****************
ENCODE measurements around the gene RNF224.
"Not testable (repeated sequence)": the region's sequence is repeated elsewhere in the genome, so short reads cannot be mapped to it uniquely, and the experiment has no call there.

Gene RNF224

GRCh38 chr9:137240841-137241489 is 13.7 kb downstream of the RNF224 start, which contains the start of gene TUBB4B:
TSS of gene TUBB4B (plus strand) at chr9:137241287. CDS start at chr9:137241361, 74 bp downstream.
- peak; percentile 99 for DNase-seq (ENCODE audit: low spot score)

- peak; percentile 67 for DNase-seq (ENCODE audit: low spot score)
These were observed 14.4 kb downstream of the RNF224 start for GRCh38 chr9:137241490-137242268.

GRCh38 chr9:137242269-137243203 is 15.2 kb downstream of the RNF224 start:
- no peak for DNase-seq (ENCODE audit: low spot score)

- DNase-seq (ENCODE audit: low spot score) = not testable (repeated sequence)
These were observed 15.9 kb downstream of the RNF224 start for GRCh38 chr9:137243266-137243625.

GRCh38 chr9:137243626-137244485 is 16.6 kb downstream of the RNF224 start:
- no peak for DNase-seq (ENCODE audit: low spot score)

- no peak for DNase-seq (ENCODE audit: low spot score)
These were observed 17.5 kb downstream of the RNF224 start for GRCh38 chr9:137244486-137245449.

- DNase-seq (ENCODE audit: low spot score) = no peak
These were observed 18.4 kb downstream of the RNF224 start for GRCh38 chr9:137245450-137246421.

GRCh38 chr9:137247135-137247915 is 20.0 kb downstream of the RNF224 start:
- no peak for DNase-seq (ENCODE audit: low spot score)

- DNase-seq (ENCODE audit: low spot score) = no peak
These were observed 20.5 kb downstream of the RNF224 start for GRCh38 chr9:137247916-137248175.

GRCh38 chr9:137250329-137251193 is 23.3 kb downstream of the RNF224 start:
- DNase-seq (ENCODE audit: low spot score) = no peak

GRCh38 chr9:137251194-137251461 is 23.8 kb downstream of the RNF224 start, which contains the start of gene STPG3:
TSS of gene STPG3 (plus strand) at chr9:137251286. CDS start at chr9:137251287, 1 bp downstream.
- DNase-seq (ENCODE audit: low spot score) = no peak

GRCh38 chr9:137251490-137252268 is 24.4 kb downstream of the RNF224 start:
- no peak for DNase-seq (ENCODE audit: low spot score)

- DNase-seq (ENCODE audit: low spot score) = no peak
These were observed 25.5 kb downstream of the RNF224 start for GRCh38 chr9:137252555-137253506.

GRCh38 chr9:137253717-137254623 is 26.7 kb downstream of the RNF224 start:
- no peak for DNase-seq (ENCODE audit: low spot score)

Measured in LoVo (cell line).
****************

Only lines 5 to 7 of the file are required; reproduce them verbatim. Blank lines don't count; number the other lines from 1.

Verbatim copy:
TSS of gene TUBB4B (plus strand) at chr9:137241287. CDS start at chr9:137241361, 74 bp downstream.
- peak; percentile 99 for DNase-seq (ENCODE audit: low spot score)

- peak; percentile 67 for DNase-seq (ENCODE audit: low spot score)